Now that New Labour is no longer “intensely relaxed about people getting filthy rich”, you may feel the urge to go elsewhere.
The chart below, compiled by Ernst & Young for UK tax rates of 40%, shows that the Czech Republic, the Slovak Republic and Mexico have some of the lowest rates of marginal income tax for high earners globally. Unfortunately, none are famed as financial services centres.
More appealing for financiers, according to Alex Henderson at PriceWaterhouseCoopers (quoted in The Times), are Ireland and Switzerland.
However, Ireland and Switzerland are less appealing than they were.
Like the UK, the Irish government is also raising taxes on high earners. Even before it did this, it already deducted 42% of anything above €36,400 (32k) even before the new increases.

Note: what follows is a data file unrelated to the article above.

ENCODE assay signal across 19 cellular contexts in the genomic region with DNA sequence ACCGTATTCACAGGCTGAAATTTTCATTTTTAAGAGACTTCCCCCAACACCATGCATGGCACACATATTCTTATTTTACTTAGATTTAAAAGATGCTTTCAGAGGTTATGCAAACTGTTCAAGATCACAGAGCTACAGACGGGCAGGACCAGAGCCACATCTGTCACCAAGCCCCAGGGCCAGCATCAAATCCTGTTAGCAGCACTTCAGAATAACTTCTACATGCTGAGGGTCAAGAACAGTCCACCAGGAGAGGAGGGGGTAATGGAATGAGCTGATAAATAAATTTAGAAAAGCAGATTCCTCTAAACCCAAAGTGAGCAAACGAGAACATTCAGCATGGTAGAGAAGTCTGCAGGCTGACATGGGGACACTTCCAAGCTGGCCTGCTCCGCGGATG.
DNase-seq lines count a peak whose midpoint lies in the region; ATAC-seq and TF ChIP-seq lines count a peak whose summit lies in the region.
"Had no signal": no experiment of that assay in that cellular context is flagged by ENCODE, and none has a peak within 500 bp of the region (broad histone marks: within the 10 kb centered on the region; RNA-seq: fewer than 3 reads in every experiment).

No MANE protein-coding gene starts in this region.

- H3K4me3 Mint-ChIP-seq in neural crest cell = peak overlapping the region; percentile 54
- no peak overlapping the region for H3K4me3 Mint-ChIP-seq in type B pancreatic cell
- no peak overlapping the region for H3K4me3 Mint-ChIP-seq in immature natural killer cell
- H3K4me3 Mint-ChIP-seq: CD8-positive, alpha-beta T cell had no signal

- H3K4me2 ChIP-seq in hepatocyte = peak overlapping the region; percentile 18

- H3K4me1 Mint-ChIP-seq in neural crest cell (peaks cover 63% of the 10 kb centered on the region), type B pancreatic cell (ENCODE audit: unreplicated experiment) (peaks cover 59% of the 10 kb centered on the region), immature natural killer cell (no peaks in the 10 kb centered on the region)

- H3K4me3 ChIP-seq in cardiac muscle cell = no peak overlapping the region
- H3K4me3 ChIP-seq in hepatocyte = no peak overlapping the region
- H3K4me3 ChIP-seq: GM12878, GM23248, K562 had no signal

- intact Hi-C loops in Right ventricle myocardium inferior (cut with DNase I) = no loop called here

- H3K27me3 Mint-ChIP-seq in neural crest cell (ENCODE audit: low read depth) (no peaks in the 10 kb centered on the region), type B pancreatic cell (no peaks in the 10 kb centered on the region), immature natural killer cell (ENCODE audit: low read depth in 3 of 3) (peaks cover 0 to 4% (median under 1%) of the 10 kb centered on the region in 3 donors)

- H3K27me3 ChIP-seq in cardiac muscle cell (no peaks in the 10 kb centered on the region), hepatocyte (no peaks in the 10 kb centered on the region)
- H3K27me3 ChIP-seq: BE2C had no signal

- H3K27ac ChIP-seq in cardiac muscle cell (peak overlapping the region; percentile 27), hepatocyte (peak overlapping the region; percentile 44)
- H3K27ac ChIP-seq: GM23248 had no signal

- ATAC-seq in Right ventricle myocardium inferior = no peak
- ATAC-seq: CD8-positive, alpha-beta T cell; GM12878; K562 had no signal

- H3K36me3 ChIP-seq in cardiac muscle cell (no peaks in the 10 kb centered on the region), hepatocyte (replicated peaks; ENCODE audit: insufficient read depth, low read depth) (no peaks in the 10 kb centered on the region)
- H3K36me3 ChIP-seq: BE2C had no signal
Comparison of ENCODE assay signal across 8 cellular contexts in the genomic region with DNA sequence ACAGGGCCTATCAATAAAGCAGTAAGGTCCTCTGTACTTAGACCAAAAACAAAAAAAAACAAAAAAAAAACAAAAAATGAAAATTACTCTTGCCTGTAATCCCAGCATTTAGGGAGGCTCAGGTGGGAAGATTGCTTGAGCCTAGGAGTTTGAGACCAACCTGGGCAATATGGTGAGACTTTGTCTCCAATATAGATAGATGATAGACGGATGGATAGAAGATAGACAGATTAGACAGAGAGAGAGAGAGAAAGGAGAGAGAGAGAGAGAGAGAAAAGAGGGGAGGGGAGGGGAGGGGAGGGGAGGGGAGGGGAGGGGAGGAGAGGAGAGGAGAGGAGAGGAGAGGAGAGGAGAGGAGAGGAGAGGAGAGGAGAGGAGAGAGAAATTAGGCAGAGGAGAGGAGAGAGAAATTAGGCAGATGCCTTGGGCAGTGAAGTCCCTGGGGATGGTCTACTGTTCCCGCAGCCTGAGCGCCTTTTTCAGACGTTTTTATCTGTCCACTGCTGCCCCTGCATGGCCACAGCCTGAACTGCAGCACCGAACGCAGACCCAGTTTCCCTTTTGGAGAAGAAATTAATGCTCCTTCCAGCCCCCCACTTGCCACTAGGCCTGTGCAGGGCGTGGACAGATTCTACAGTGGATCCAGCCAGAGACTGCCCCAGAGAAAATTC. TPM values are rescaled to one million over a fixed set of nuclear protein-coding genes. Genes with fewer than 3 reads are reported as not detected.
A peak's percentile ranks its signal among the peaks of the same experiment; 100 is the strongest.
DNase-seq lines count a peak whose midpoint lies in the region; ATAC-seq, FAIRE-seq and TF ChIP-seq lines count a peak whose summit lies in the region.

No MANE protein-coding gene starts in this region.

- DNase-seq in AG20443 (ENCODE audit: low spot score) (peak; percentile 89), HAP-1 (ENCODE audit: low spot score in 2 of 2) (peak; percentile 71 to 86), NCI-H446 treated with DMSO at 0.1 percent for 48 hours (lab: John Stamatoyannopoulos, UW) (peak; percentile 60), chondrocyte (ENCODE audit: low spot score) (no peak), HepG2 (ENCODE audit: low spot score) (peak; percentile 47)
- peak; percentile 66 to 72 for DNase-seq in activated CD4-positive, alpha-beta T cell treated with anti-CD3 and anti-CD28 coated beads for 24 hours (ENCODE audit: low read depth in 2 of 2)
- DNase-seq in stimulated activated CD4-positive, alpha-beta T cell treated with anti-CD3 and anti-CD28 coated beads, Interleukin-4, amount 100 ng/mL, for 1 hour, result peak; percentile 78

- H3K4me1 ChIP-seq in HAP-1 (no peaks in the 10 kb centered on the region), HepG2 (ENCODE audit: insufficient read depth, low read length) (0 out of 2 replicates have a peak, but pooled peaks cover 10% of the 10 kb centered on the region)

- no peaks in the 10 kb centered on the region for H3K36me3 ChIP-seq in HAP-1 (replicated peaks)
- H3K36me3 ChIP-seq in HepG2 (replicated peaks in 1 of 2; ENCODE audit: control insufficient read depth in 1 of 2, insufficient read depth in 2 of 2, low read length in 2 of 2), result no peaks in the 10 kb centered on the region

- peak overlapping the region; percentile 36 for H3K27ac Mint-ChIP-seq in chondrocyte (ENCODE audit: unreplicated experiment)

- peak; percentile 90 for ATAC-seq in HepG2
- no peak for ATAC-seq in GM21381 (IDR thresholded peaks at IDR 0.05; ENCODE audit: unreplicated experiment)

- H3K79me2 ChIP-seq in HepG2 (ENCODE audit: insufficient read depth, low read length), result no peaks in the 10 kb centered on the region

Meanwhile, Switzerland has recently moved to crack down on the ‘Pauschalbesteuerung’ system enjoyed by wealthy foreigners, which enabled them to pay tax only on five times the rental value of their home. In future, foreign residents of Switzerland will be taxed like the Swiss – according to their wealth and income.
Conspicuously absent from the chart above is Dubai, where income tax is zero and looks likely to stay that way. Also absent are Singapore and Hong Kong where the highest rates of income tax are 20% and 16% respectively.
Separately, the chart below from The Times shows the extent to which yesterday’s budget hits only the well off, and in particular families with a single high earner (which we suspect may apply disproportionately to bankers and spouses).
Source: The Times